Now that you know the letters and numbers, let’s look at the “grammar” (structure) and vocabulary. Aviation language follows a sequence of “Ws.” With pronunciation as we’ve indicated earlier, a pilot might say something like: “Phoenix Approach (whom you are calling), Skyhawk one-tree-fife-niner Tango (who you are), two-zero miles west at fife-tousand, fife hundred feet (where you are, both laterally and vertically), landing Falcon Field” (what you want to do).
The Air Traffic Controller (ATC) uses a similar sequence to respond: Skyhawk one-tree-fife-niner Tango (whom ATC is calling), Phoenix Approach (who is making the call), radar contact, twenty miles west, fife-tousand fife hundred feet (where the aircraft is). Maintain present heading; descend and maintain tree-tousand, fife hundred feet” (what ATC wants you to do).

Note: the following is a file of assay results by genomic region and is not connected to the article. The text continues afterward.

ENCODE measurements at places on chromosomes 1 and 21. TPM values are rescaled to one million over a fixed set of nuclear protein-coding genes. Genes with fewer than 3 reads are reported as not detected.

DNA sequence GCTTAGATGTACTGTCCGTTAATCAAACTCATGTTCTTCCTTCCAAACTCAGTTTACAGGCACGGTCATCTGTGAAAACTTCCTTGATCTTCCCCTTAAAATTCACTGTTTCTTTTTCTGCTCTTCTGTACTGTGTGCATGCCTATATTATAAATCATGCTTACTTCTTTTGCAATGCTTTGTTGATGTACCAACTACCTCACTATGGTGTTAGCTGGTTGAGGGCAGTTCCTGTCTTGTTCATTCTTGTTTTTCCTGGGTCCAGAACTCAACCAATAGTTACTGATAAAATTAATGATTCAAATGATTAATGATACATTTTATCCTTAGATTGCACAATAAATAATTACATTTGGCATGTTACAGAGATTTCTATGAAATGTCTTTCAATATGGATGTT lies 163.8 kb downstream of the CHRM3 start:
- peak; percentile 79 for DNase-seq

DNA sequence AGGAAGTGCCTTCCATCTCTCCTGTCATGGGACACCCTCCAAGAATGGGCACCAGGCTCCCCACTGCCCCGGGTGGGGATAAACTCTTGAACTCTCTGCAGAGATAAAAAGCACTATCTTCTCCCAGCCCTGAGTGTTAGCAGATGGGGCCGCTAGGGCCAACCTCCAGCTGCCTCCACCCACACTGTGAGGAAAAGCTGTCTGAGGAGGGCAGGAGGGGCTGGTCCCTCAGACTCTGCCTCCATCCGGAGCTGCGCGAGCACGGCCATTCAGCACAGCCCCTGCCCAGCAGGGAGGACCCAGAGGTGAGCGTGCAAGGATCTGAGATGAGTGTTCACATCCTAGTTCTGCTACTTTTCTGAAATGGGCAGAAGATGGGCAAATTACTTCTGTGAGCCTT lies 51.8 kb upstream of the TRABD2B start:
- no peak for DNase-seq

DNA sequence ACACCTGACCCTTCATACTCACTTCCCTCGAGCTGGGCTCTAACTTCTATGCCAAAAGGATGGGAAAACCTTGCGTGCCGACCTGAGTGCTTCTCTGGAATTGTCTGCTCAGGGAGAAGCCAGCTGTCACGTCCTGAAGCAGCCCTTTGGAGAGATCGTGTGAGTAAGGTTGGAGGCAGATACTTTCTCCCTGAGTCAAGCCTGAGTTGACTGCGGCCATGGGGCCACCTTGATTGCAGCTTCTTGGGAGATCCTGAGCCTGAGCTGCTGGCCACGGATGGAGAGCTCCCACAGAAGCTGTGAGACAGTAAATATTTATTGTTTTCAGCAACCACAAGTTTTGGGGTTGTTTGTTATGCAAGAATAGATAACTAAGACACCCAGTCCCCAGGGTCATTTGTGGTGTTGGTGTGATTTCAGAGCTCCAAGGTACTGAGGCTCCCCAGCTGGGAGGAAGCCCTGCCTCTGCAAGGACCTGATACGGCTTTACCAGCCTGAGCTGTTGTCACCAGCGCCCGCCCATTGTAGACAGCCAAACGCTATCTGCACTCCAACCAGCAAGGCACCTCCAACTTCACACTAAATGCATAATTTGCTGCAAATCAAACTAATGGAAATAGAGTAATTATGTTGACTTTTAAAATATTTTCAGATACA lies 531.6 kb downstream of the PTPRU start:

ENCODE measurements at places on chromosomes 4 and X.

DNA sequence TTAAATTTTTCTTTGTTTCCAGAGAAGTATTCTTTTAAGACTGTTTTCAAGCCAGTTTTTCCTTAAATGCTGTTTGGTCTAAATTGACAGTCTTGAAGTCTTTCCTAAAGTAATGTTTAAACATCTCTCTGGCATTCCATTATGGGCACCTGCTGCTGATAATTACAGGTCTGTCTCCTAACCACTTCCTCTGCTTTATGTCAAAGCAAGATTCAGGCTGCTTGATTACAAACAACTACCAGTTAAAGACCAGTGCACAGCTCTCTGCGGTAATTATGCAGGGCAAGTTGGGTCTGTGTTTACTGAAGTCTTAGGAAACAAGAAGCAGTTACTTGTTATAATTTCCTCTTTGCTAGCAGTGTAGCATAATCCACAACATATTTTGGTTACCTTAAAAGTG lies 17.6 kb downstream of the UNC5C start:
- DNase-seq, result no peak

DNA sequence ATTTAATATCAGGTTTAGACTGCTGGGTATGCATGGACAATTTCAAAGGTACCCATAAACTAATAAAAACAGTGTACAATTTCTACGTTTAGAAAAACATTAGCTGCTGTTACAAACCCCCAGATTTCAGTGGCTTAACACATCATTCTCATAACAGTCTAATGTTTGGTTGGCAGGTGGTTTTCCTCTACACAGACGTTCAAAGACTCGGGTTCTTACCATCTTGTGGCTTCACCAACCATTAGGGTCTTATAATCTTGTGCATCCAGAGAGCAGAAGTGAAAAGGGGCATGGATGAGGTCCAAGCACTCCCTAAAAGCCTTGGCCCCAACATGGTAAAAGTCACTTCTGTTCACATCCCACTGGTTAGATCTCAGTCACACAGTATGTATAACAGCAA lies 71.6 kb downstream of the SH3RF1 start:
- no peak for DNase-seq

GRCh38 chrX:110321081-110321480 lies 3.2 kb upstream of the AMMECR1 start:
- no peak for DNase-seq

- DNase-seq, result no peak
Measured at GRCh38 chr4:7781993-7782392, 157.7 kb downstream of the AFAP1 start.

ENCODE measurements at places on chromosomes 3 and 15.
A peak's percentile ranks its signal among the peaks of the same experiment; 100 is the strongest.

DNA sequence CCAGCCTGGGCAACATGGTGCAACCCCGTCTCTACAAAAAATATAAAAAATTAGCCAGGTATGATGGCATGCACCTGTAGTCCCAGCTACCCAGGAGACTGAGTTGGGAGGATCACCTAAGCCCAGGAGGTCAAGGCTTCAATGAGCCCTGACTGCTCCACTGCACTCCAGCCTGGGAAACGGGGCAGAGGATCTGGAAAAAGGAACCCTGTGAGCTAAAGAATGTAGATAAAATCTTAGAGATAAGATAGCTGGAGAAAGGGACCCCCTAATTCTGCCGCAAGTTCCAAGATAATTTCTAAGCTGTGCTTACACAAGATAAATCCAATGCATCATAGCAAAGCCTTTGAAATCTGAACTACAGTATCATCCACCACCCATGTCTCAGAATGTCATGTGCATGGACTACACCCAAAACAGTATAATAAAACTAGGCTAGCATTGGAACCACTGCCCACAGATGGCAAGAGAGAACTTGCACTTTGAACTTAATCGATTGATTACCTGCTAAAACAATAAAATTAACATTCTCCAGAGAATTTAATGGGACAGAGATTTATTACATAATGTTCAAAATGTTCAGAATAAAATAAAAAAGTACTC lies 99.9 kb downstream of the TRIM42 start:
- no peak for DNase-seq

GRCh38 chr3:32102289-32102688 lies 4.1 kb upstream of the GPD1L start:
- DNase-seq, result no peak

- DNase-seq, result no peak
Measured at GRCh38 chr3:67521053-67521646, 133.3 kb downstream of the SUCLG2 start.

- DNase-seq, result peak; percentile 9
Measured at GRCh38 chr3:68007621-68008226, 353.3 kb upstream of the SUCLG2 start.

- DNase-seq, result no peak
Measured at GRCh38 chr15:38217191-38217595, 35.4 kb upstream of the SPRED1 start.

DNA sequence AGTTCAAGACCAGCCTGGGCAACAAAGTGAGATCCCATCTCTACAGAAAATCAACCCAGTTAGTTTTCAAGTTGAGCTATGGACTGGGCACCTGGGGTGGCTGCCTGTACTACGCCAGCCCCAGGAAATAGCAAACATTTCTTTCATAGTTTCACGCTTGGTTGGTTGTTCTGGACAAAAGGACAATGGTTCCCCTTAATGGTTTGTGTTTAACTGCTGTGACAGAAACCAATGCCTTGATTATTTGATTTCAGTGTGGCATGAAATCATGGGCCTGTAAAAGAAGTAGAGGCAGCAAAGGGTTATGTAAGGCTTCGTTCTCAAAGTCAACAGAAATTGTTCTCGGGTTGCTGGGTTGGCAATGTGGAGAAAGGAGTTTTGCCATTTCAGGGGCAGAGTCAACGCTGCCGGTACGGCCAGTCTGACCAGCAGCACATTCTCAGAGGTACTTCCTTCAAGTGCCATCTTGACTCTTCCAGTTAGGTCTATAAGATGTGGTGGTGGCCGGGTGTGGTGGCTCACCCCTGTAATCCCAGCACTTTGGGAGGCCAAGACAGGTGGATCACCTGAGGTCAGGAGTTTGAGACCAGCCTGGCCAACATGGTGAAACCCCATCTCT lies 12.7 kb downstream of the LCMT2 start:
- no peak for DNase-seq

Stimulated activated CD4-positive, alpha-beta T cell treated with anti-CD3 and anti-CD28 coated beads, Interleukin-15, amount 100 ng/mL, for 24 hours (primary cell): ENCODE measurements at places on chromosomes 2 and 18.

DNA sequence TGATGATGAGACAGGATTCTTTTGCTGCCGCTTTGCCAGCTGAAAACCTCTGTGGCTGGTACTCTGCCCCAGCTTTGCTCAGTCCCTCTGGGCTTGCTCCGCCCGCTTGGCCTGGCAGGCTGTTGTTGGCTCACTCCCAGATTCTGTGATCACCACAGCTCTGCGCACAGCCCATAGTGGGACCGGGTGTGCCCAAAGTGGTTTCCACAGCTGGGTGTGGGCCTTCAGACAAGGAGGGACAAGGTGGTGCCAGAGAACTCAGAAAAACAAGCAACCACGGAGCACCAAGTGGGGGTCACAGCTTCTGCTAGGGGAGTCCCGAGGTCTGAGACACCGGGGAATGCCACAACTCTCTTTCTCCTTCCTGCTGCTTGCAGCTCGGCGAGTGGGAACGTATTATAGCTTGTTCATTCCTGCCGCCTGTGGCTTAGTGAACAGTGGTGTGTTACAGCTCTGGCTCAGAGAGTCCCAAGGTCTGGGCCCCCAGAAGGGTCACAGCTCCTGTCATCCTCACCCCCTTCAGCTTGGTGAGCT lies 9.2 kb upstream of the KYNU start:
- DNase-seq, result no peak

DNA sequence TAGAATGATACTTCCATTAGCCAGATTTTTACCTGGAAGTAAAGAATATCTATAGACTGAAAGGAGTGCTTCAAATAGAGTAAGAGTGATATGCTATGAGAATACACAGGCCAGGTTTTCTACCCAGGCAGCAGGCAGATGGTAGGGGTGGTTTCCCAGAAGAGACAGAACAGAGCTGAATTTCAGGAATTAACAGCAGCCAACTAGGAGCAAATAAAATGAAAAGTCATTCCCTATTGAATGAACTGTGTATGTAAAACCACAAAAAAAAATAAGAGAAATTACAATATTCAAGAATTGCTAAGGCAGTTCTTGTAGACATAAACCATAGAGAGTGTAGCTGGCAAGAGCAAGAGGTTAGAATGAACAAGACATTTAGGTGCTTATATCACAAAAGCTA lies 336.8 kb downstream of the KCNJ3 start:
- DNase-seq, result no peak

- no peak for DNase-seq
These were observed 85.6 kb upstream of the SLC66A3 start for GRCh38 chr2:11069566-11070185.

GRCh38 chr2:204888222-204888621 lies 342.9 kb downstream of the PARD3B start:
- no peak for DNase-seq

The letters, numbers, and facility names will vary, but the structural sequence is the same.
Now let’s decode some useful words and phrases:
ATIS (Automatic Terminal Information Service) is recorded information on current weather and airport information, such as runways in use. Each ATIS recording has an alpha-numeric designator. The recording for “ATIS information Foxtrot” follows “ATIS information Echo.”
Squawk: This word refers to the aircraft’s transponder code, which can be either a standard code (1200 for visual flight rules — VFR) or a discrete code assigned by ATC. It can be a noun (“say assigned squawk”), an adjective (“squawk code is 2345”), or a verb (“squawk 5423”).
Mayday: Hopefully you will never have to use this one, but “Mayday” means emergency. In case you’re wondering, the word is a corruption of the French term for “help me” (m’aider).